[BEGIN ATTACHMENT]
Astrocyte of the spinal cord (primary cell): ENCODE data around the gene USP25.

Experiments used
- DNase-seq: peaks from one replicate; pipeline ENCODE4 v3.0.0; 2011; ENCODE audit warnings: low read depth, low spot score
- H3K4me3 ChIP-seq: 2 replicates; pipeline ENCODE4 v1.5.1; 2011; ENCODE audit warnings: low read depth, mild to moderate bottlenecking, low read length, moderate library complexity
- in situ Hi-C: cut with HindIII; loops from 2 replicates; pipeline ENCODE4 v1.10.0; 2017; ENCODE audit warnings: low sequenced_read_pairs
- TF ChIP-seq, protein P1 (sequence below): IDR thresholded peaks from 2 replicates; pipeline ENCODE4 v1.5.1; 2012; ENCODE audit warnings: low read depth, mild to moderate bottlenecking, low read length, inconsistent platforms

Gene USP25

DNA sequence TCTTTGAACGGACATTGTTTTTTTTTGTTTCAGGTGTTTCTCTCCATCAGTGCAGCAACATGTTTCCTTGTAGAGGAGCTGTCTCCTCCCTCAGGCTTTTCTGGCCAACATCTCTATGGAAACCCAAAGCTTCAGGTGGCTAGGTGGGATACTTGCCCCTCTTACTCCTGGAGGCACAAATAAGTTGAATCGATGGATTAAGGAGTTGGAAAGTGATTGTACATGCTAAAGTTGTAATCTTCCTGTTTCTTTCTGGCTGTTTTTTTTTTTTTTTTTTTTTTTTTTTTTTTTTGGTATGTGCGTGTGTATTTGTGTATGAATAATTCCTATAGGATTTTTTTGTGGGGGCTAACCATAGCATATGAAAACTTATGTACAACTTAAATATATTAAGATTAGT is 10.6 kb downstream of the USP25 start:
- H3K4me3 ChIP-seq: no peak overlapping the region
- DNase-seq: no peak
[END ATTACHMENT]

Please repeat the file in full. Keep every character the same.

Astrocyte of the spinal cord (primary cell): ENCODE data around the gene USP25.

Experiments used
- DNase-seq: peaks from one replicate; pipeline ENCODE4 v3.0.0; 2011; ENCODE audit warnings: low read depth, low spot score
- H3K4me3 ChIP-seq: 2 replicates; pipeline ENCODE4 v1.5.1; 2011; ENCODE audit warnings: low read depth, mild to moderate bottlenecking, low read length, moderate library complexity
- in situ Hi-C: cut with HindIII; loops from 2 replicates; pipeline ENCODE4 v1.10.0; 2017; ENCODE audit warnings: low sequenced_read_pairs
- TF ChIP-seq, protein P1 (sequence below): IDR thresholded peaks from 2 replicates; pipeline ENCODE4 v1.5.1; 2012; ENCODE audit warnings: low read depth, mild to moderate bottlenecking, low read length, inconsistent platforms

Gene USP25

DNA sequence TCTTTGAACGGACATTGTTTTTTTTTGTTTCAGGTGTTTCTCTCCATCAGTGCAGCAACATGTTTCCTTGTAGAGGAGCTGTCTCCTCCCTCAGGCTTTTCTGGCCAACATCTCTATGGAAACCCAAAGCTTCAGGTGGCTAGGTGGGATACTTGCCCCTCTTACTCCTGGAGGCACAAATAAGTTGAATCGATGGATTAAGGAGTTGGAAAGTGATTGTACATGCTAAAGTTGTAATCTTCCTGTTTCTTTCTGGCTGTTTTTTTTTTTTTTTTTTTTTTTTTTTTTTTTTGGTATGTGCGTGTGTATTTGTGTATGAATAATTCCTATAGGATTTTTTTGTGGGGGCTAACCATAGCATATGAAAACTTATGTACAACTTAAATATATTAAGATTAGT is 10.6 kb downstream of the USP25 start:
- H3K4me3 ChIP-seq: no peak overlapping the region
- DNase-seq: no peak